May 29: Celebrate Education Savings Day

By Teresa Stewart - May 29, 2018

May 29 is nationally recognized as 529 College Savings Day, a day focused on the value of investing for future education expenses.

Many people are unfamiliar with 529 education savings plans, which may provide tax advantages and are a popular way to invest for education. With tax-free growth and tax-free withdrawals, 529 plans can help you keep up with the rising costs of education. Additionally, parents with a defined strategy to save for college save 76 percent more than parents who are saving but don't have a plan.1

On 529 day, here are five things you should know about 529 plans.

1. 529 Plans Aren't Just for College Degrees

529 education savings plans are often perceived to be for traditional college students at four-year colleges. But 529 funds may be used for any qualified educational institution, anywhere in the United States, including:

  • Two- or four-year public or private colleges and universities, and graduate schools
  • Vocational school and technical college
  • New in 2018: K-12 schools—Federal tax reform extended 529 plan benefits to include K-12 education tuition expenses. State tax treatment of K-12 withdrawals is determined by the state(s) where the taxpayer files state income tax.

There's no maximum age for 529 plan beneficiaries, so funds can also be used for career retraining or an advanced degree. As long as the school is eligible, you can use 529 plan assets—even for part-time students. The U.S. Department of Education maintains a database of accredited postsecondary schools .

2. You're Not Limited to Your State's 529 Plan

Most 529 plans do not have state residency requirements, so you can look for attractive plans in other states, or you can keep your existing plan if you move. For example, if you are a California resident, you can invest in the Kansas 529 plan  and send your student to school in North Carolina.

State residency is generally required for a subset of "prepaid" state 529 plans, however. Prepaid plans lock in current in-state public tuition rates, and the state guarantees the tuition amount for future attendance.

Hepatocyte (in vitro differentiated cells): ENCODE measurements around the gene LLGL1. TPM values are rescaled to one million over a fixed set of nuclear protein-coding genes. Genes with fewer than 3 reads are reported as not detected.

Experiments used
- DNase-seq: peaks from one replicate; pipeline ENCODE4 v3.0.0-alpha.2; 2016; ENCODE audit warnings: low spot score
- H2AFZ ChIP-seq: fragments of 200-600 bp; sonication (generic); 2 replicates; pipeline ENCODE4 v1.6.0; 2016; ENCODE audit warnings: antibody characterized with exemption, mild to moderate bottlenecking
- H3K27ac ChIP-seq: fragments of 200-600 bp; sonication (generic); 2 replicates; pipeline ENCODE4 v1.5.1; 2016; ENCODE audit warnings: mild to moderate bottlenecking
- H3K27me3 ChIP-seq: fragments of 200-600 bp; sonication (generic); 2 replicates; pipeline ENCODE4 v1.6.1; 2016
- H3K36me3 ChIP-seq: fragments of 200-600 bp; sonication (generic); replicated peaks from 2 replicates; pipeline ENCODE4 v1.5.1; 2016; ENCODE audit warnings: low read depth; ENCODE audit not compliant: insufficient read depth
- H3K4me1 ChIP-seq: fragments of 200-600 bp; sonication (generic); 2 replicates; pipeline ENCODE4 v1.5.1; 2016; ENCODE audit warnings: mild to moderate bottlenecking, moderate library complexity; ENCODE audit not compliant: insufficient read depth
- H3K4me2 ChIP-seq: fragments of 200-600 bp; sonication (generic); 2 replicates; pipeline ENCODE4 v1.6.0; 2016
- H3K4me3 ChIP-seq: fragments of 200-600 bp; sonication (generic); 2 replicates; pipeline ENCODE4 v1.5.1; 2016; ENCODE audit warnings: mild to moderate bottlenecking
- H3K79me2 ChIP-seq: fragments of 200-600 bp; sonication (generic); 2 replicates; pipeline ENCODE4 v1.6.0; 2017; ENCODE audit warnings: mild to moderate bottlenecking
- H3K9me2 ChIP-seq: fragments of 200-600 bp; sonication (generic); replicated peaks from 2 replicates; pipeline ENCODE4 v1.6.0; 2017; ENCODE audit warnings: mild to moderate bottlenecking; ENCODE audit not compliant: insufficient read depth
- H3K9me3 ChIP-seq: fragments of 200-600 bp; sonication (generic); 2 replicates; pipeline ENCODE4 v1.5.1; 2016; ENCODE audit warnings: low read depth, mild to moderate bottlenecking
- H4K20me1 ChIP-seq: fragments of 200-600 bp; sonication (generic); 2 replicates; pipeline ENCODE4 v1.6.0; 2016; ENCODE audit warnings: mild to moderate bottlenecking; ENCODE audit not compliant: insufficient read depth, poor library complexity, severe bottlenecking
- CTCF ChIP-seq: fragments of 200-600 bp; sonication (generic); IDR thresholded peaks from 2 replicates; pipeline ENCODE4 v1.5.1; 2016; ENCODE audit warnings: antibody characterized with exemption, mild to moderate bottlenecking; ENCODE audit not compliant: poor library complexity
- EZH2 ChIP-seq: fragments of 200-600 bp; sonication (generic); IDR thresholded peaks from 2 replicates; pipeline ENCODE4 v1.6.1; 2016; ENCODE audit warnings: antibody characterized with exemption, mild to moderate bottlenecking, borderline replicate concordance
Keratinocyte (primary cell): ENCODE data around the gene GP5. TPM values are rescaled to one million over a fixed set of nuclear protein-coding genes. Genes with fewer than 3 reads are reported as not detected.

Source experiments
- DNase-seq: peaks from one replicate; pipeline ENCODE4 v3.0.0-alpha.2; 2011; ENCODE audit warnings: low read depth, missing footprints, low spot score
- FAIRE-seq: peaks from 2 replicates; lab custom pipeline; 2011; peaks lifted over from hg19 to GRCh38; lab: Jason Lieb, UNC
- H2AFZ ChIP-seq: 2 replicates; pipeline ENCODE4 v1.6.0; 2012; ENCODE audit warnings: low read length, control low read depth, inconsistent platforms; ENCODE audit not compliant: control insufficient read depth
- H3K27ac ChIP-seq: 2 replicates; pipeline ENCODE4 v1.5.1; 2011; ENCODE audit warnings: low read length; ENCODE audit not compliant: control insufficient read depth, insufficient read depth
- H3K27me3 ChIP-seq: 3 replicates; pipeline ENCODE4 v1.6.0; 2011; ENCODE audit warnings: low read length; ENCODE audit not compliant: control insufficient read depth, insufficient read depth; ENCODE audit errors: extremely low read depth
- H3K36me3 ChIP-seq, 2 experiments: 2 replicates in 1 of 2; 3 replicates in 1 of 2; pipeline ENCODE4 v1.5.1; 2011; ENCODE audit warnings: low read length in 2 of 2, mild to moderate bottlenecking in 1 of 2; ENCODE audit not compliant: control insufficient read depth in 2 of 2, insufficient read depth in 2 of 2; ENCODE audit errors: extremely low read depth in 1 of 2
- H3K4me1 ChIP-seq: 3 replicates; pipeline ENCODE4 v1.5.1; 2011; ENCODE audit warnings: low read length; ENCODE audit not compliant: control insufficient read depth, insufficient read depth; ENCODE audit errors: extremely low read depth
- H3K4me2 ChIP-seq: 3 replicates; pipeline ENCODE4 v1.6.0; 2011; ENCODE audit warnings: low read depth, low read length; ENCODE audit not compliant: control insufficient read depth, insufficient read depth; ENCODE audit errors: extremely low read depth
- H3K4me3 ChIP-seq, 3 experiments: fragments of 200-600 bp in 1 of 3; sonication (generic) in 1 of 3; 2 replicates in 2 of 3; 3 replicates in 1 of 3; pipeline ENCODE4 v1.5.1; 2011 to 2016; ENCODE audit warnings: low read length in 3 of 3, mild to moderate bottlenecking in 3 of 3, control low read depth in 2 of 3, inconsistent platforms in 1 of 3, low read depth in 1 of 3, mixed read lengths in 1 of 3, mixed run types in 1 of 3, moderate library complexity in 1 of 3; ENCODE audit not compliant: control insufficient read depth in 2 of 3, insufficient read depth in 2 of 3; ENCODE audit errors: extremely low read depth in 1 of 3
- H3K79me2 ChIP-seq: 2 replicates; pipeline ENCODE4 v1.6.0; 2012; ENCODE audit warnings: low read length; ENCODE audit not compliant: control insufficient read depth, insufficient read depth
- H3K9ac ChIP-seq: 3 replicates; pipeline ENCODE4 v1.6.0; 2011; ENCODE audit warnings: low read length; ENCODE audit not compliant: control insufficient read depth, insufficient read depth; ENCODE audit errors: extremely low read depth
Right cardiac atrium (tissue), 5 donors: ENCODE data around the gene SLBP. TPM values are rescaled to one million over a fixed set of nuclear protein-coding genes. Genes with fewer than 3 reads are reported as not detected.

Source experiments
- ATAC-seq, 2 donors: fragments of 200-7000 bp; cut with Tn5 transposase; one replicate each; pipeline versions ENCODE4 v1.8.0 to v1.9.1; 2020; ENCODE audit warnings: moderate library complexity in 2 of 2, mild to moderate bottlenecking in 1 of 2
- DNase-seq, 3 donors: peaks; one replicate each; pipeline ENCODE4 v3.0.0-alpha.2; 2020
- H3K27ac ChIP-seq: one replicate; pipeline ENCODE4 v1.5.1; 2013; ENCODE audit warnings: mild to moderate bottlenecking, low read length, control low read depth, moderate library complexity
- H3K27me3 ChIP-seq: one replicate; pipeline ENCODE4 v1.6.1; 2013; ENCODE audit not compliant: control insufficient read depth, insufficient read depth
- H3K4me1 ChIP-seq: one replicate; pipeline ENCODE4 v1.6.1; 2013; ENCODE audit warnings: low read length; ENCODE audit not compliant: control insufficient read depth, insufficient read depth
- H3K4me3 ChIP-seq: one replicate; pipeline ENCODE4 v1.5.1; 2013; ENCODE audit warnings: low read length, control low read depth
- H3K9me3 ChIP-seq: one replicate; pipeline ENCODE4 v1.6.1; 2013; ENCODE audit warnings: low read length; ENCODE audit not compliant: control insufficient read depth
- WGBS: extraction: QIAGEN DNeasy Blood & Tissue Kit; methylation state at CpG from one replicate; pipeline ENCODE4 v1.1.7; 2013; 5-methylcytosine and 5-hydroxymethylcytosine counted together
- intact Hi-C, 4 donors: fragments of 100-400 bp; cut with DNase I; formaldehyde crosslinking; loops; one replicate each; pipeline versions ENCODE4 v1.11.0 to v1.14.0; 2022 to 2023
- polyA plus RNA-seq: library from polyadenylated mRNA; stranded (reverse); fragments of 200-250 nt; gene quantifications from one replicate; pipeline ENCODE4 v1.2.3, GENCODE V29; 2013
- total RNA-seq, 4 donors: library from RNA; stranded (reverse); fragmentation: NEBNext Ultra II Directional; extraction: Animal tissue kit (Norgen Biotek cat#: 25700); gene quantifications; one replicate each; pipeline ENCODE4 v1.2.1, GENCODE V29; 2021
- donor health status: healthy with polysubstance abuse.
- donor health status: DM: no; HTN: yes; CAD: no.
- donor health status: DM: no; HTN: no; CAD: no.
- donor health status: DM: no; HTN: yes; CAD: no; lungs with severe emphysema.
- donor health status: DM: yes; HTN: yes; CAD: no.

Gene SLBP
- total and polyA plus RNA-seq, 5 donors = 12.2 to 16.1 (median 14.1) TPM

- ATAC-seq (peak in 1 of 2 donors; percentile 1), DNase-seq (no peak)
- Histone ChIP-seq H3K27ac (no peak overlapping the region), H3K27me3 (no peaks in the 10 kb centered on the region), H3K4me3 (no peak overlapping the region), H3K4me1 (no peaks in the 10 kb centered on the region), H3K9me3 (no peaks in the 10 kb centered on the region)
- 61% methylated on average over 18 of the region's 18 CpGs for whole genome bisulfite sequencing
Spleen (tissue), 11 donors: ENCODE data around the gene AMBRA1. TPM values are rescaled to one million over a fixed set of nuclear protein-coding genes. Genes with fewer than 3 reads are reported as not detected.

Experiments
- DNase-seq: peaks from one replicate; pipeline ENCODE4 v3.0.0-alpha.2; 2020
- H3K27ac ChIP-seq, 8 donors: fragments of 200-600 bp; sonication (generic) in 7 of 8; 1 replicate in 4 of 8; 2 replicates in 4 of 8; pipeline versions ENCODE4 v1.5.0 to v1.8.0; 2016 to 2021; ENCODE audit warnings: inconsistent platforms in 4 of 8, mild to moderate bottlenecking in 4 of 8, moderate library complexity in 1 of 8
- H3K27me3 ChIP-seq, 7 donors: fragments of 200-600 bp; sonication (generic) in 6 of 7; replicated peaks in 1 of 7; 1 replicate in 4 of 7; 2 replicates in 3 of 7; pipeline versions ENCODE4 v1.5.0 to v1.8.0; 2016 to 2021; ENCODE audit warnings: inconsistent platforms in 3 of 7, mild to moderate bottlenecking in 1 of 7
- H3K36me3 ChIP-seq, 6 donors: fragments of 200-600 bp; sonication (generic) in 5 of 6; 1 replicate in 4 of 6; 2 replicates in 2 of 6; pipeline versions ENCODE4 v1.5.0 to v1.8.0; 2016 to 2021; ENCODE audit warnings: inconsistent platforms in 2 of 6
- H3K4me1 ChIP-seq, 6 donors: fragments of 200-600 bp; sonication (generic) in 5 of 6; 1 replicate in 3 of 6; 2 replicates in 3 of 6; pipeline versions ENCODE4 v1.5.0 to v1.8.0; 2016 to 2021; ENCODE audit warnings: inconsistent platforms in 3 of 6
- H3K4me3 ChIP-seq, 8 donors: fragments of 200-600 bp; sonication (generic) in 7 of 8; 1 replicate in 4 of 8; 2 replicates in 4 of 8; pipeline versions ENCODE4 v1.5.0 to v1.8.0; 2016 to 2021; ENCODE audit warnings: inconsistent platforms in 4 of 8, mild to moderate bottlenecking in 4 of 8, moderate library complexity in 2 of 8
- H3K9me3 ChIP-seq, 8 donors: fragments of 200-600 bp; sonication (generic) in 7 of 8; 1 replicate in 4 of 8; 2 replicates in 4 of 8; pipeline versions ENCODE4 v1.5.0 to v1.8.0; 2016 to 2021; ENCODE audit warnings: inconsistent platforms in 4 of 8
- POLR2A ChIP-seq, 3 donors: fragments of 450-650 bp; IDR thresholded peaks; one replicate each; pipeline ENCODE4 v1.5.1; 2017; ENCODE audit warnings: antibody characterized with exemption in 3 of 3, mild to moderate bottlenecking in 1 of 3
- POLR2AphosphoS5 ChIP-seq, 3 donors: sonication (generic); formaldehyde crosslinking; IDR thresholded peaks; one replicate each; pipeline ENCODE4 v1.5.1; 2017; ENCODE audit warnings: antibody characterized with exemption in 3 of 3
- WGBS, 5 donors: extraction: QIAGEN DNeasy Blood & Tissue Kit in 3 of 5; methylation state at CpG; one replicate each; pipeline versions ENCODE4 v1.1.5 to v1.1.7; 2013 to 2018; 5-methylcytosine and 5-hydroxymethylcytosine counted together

3. Understand State Tax Incentives

More than 30 states offer state income tax deductions or credits for 529 plan contributions, and several of these also offer tax parity. Tax parity means a state allows tax deductions for contributions to 529 plans from any other state.

Remember that tax incentives are just one consideration when selecting a plan; fees and investment options are also important. Check with your state or 529 plan to determine if deductions might apply to your situation. Depending on whether your state has income tax or deductions for 529 contributions, you may look into benefits offered by other state plans.

4. Look for Contribution Matches to Boost 529 Savings

There might be extra 529 money available, if you know where to find it. Some employers match employees' contributions to their children's education accounts, up to a certain amount. Similar to 401(k) matches, education savings matches are becoming a more common feature in employee benefits packages.

Additionally, some states offer matching 529 grants for those who meet certain income requirements. These grant programs, generally limited to that state's 529 plan, offer percentage or dollar-for-dollar matches, up to a set amount.